- The Washington Times - Thursday, June 7, 2018

The men and women of Country Time Lemonade have started a “Legal-Ade” defense fund for entrepreneurial kids who are new to bureaucratic red tape.

Each year children across the U.S. have lemonade stands targeted by local officials over rules and regulations meant for commercial enterprises. Country Time announced its plans to fight back on Thursday with a humorous advertisement posted to YouTube.

“Around the country, kids are getting busted for running lemonade stands,” a narrator says. “Entrepreneurship, good work habits, good old-fashioned fun? Shut down by old, arcane, but very real laws.”

The company highlighted 6-year-old Autumn Thomasson’s story. The Porterville, Califorinia girl was cited in 2017 for running a stand without a license.

“It’s happening everywhere,” the narrator continues. “No, seriously, look it up. But this summer things are going to be different because Country Time is introducing “Legal-Ade” — a crack team ready to straighten out lemonade stand permits and fines, making sure no kid is denied their right to a lemonade stand and all the benefits they bestow.”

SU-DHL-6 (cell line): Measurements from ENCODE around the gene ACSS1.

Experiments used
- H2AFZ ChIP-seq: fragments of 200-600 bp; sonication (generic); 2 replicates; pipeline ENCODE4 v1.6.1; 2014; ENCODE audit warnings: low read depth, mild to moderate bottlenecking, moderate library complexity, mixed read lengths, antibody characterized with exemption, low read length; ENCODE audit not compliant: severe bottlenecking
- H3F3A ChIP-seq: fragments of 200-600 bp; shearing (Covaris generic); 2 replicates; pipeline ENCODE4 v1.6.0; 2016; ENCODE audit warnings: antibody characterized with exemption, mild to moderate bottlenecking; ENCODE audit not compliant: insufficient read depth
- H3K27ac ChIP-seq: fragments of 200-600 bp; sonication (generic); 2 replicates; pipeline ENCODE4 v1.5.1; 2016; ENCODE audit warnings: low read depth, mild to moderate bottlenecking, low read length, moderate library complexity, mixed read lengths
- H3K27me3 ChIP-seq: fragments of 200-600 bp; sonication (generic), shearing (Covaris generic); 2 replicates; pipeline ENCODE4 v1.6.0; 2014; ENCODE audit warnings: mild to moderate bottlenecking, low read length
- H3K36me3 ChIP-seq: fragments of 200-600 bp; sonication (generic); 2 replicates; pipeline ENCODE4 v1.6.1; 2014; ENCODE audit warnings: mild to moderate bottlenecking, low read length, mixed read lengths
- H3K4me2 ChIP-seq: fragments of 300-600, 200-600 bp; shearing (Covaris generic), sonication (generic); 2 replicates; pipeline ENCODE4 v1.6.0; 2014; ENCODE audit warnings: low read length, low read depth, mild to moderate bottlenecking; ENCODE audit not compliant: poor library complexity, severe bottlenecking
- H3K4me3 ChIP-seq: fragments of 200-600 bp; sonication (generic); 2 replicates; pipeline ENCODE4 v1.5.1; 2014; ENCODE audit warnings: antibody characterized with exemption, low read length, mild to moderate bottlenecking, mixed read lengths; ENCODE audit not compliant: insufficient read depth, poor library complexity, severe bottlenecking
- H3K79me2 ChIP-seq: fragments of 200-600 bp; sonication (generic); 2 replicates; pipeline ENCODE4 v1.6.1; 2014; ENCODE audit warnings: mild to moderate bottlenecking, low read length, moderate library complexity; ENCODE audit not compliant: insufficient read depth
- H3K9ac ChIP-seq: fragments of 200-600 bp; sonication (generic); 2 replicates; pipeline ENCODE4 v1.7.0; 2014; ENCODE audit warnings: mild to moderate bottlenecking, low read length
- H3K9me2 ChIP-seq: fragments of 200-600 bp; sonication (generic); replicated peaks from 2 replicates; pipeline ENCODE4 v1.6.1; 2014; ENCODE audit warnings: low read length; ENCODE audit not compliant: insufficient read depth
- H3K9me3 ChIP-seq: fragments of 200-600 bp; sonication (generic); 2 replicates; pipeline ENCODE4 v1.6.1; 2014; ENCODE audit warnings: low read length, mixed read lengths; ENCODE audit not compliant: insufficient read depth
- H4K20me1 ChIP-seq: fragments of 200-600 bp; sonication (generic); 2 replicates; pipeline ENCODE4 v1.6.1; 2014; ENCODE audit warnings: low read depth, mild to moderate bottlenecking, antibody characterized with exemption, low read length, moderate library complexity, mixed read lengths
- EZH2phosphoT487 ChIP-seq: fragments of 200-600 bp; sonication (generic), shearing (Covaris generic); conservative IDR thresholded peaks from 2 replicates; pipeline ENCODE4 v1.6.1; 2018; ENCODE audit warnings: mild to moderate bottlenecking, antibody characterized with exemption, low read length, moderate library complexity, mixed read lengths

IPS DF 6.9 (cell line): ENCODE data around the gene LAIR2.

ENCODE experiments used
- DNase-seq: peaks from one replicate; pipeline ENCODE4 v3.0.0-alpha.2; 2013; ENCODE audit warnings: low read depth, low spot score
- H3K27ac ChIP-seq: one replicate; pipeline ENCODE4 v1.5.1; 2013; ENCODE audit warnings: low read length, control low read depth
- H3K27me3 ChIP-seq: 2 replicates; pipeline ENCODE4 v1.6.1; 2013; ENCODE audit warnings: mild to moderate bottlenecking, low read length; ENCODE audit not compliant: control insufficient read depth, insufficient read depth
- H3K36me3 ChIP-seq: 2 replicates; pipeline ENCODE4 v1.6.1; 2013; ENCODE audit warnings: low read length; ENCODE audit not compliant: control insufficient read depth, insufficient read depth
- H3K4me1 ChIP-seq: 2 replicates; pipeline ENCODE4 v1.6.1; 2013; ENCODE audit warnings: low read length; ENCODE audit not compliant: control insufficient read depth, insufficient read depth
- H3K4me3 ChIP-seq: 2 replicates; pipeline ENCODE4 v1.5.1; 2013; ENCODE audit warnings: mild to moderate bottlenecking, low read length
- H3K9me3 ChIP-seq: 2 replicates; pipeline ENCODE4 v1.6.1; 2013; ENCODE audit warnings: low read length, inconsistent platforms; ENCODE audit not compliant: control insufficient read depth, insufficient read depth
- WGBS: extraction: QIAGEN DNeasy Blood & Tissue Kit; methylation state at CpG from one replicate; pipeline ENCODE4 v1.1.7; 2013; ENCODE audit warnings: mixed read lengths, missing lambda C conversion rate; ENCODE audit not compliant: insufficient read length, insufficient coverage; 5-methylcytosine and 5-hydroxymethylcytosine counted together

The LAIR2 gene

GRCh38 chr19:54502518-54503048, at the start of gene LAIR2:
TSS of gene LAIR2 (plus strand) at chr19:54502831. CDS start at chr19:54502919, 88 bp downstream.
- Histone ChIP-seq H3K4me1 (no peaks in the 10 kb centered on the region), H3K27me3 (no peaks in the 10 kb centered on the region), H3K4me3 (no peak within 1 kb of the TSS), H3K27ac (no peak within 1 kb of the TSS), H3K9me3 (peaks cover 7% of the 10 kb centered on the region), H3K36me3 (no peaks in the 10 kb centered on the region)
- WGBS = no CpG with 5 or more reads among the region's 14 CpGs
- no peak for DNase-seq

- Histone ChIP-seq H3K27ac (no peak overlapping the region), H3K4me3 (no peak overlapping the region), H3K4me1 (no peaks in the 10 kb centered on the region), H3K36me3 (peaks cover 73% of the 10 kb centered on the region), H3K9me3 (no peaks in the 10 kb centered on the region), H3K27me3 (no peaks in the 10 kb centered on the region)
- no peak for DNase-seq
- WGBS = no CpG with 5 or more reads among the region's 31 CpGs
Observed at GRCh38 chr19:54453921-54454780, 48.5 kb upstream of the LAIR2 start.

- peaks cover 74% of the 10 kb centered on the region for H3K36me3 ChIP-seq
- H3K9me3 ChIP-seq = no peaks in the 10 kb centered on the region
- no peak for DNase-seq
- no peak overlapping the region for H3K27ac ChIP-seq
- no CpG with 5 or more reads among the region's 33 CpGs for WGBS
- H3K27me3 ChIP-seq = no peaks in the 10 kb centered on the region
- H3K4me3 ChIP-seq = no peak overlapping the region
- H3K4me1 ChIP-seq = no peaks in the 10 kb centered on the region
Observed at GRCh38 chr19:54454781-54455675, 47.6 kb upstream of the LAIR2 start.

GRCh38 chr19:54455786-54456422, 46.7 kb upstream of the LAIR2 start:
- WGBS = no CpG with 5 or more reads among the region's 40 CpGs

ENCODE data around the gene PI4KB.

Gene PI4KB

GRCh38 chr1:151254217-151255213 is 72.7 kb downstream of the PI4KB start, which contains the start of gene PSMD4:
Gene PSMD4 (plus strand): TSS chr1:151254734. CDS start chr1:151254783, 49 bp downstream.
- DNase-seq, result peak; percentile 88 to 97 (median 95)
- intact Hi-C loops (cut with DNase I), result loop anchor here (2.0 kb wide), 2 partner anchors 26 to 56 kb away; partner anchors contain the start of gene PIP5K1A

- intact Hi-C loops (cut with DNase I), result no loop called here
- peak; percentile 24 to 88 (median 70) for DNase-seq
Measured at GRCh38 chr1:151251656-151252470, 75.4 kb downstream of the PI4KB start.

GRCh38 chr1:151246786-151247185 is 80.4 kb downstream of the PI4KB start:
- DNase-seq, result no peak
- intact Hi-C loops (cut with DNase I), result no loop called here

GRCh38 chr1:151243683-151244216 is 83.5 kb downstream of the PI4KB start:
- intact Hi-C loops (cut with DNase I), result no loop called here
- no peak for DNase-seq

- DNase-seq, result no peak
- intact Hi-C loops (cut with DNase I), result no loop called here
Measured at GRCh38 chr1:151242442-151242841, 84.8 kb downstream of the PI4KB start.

Country Time’s video then cuts to a cadre of men and women in suits surrounding a young girl.

“Tastes like justice,” an actor says.

“We’re taking the lead to #SaveLemonadeStands by paying for kids’ fines + permits this year,” the company added on Twitter. “For every RT this gets we’ll donate $1 (up to $500,000) to help kids next year + beyond.”

The program is open to legal U.S. residents who are the parents or legal guardians of a child 14 years of age or younger operating a lemonade stand.

This year’s efforts end 11:59 p.m. EDT. on Aug. 31, or when $60,000 worth of offers have been awarded.

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